This morning, my devotional readings included this (from writer Matthieu Ricard):
We want the world to allow the unconditional fulfilment of all our aspirations,
and since this does not happen, we fall prey to suffering.
Our search for happiness is more often founded on our illusions than on reality.
It is pointless to try to shape the world to fit our desires: we must transform our minds.
...and this, by Richard Rohr (about a visit to Lourdes, France):
Faith is never going to be anything other than faith, and it's never going to be easy...
We see people, unbelievably crippled on the exterior, being wheeled up to the shrine, into the grotto. Our hearts ache for them, and we feel so lucky to have bodies that allow us to walk around.
We are forced to ask the question after the blessing with the sick, after the dipping in the water, Well, why aren't they healed? And if you and I are asking that, imagine how they are asking that. And yet, can you believe the joy, although it must be tinged with disappointment, that we see on so many of their faces?
The miracle of Lourdes is a miracle of faith. It's a miracle that is not immediately visible: People are not always healed. And yet we have to believe something deeply life-giving is happening here, and that's God's work. God is creating life on earth. Just hold on to that. It happens in a thousand different ways, and the most important ways are in the heart.
Isn't it interesting that faith can mean so many things at different points in our lives? It meant something different to me when I was a Christian Scientist than it means to me now, and it sounds as if it means something different to the Buddhist writer (Matthieu Ricard) than it does to Fr. Rohr. Yet I have a similar impression, when I read their words.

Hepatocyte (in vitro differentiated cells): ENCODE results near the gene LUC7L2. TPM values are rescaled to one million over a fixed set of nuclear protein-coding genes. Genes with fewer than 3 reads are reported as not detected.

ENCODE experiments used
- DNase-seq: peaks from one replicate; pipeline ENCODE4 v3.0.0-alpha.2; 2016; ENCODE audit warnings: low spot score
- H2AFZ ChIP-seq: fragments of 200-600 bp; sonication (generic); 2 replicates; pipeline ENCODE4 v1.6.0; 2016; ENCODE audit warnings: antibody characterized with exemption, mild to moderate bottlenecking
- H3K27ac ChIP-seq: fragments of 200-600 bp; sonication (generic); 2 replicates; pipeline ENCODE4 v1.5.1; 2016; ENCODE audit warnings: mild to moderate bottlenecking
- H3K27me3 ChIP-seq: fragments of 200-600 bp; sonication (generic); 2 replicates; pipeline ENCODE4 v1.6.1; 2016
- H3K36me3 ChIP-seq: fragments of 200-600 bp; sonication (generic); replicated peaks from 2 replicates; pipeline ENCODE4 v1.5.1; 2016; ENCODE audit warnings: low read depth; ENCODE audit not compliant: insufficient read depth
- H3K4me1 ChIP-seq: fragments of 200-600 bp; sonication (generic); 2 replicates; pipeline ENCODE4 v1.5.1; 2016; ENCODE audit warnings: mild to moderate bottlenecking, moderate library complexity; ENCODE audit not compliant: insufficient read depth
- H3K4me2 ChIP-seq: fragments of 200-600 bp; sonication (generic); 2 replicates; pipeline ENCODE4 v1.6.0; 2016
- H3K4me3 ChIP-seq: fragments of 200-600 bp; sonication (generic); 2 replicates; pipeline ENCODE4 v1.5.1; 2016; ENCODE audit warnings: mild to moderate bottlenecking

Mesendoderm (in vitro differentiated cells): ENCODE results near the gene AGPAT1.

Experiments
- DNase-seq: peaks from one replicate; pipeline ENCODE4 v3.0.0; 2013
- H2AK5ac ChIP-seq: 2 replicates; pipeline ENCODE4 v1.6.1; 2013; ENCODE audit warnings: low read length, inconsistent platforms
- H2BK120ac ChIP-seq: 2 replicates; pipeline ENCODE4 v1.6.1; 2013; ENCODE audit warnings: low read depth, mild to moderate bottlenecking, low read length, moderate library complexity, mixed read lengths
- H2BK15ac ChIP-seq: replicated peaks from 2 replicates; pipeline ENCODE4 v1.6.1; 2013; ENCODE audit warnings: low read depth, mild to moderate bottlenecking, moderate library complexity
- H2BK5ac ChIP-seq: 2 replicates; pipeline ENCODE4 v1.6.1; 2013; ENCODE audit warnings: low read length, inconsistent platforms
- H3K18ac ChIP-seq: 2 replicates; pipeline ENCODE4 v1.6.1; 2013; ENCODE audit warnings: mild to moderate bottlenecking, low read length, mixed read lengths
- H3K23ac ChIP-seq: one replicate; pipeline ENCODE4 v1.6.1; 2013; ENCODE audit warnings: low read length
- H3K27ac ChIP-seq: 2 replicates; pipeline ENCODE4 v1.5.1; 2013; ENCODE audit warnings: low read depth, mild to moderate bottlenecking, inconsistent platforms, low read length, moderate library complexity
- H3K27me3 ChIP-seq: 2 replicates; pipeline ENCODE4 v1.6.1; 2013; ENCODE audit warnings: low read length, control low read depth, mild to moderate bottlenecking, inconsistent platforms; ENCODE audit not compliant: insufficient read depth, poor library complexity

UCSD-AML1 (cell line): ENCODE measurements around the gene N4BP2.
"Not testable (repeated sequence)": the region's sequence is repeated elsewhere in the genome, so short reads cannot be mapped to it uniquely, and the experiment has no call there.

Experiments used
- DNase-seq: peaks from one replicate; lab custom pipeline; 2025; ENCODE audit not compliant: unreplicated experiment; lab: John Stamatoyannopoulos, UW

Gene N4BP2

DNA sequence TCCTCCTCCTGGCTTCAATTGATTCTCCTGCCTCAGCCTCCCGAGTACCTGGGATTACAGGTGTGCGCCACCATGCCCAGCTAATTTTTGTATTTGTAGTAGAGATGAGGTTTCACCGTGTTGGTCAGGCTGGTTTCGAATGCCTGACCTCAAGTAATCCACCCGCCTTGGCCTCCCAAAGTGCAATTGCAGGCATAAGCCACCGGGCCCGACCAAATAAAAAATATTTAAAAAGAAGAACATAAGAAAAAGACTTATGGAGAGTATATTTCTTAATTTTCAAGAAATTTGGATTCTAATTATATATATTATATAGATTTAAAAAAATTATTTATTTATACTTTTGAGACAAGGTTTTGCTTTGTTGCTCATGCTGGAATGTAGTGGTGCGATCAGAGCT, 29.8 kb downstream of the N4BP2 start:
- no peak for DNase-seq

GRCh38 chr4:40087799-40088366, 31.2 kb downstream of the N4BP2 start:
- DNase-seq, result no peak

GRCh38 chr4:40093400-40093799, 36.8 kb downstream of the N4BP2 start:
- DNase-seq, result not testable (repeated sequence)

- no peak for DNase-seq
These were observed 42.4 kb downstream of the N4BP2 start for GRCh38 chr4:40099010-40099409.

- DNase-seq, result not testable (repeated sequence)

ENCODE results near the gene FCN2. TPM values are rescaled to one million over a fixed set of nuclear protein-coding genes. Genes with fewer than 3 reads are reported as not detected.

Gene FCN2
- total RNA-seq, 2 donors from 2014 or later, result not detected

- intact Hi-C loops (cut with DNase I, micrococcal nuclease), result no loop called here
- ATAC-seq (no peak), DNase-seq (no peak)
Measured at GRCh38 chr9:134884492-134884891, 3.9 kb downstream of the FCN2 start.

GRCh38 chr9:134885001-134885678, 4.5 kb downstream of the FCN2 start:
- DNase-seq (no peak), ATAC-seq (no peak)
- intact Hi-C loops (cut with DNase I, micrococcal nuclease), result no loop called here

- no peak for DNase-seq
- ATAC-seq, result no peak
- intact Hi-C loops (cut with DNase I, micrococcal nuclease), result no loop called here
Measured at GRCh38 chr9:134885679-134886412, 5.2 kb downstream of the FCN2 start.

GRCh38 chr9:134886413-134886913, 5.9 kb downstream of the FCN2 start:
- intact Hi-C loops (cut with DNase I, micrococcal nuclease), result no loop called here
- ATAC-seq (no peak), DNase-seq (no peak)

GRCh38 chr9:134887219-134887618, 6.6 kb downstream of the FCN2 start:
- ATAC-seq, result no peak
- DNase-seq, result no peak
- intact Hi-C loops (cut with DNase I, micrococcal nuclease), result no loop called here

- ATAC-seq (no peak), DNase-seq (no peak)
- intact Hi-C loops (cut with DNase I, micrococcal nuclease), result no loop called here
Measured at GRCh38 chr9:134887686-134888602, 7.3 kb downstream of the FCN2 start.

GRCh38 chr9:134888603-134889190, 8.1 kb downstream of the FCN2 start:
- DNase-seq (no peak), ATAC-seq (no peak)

Last summer, at this time, we were all adjusting after the children's week at Camp Goodtimes. Katie was having increasing back pain, which I assumed was a residual effect of her enormous surgery and her increased activity (as well as sleeping on a camp bed for the previous week). I arranged for her to have massage, physical therapy (one-on-one, mat and swimming pool therapy) and consulted with the Hem-Onc clinic. They had assured us that this was a slow-growing cancer, and that with scans every 3 months, we would be able to see any increased tumor activity, and address it. Katie's last scan had been in May.
I did not think that Katie's increased pain was cancer. I thought she was getting better. I wanted her to recover from her surgery, have remission from cancer, and have her life back again. I wanted her to be rewarded for all of the pain and suffering that she endured in order to get well. I wanted her to have her childhood back, even though I knew she would be changed by her experiences. I wanted her to have love, joy, freedom, peace and her dreams-coming-true.
It didn't happen that way. It isn't a slow-growing cancer; it is a monster that grew another tumor --as big as the first one-- between May and July.
"People are not always healed."
I wanted "the unconditional fulfilment of all [my] aspirations" for Katie, and what I got was her terminal diagnosis, and to walk through it with my daughter, until I had to watch her die.
That's certainly enough to make me sit for a long time with my "faith," and wonder. Clearly, I have no choice but to transform my mind... or to allow God to transform it, which is what I prefer.
I love God. I believe with all of my heart that God loves each one of us. But faith is no guarantee that what I want to happen, will happen. My faith, today, looks more like an attempt to walk in as much love as I can, being open to, and thankful for, the miracles of God's hands, and being as good-natured as possible about my disappointments. Some days my faith is strong, and some days it is weak. I believe that is natural, and acceptable.